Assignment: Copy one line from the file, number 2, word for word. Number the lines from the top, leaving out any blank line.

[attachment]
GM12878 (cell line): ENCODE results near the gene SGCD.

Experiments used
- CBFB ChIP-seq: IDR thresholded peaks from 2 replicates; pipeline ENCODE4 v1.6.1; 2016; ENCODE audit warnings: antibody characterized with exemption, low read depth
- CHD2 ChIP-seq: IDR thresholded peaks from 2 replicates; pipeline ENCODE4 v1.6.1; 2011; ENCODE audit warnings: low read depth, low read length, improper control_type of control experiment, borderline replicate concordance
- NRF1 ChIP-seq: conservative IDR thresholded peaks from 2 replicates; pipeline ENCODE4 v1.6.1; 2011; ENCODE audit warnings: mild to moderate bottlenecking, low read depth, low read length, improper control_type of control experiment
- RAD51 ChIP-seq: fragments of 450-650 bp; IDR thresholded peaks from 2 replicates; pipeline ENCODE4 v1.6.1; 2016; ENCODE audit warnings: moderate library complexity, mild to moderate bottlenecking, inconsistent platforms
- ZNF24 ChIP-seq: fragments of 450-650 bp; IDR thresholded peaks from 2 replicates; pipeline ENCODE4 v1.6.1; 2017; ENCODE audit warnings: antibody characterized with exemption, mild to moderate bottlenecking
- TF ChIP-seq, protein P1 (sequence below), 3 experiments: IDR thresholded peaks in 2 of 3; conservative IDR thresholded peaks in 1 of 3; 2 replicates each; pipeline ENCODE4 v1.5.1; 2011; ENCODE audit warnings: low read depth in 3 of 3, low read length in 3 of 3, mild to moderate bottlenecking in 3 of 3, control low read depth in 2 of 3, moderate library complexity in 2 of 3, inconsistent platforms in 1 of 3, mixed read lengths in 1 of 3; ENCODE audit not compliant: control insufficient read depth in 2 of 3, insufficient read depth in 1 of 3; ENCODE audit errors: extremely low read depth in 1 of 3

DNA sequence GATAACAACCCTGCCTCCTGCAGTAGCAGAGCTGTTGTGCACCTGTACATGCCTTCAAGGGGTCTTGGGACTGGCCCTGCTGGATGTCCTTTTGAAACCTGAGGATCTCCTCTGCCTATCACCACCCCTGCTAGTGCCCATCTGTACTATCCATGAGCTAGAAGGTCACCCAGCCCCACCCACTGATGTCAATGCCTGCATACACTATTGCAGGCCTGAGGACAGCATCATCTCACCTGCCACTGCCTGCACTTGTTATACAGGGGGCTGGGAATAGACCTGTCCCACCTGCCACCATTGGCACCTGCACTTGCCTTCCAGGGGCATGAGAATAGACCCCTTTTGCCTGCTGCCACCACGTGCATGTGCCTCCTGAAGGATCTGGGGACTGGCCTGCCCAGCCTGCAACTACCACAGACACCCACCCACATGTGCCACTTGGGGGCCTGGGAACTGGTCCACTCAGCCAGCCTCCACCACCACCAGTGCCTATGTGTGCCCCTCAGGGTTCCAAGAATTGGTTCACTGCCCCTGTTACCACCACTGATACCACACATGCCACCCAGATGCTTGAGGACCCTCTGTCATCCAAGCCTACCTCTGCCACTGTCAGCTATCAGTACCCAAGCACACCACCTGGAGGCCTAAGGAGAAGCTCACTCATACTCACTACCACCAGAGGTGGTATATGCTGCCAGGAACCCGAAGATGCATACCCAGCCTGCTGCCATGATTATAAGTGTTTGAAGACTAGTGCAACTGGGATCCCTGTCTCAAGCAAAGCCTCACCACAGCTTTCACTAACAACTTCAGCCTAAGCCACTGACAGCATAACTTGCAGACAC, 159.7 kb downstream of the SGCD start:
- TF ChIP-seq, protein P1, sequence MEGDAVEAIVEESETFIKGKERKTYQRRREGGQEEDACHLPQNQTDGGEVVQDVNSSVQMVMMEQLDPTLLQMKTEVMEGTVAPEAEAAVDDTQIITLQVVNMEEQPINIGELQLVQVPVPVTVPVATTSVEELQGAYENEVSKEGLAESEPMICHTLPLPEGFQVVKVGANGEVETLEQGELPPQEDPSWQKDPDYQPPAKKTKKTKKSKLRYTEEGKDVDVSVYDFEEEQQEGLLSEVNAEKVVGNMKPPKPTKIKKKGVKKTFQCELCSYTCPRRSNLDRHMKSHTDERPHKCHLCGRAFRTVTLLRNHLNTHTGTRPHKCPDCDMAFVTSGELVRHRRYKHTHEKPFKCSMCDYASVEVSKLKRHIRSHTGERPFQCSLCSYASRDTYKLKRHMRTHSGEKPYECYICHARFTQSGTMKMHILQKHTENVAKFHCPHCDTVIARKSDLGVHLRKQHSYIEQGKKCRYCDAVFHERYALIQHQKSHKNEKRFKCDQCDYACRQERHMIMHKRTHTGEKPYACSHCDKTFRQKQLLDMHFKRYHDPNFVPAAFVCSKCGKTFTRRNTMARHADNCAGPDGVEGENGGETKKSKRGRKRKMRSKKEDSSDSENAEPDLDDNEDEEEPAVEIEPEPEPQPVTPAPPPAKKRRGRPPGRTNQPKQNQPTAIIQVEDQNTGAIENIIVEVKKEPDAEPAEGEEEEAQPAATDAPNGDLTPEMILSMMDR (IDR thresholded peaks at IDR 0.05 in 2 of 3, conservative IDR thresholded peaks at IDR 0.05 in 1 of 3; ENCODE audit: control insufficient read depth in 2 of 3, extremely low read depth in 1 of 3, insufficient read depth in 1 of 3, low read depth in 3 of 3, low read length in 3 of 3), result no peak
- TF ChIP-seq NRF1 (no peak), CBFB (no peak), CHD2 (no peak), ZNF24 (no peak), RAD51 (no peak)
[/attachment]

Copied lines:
Experiments used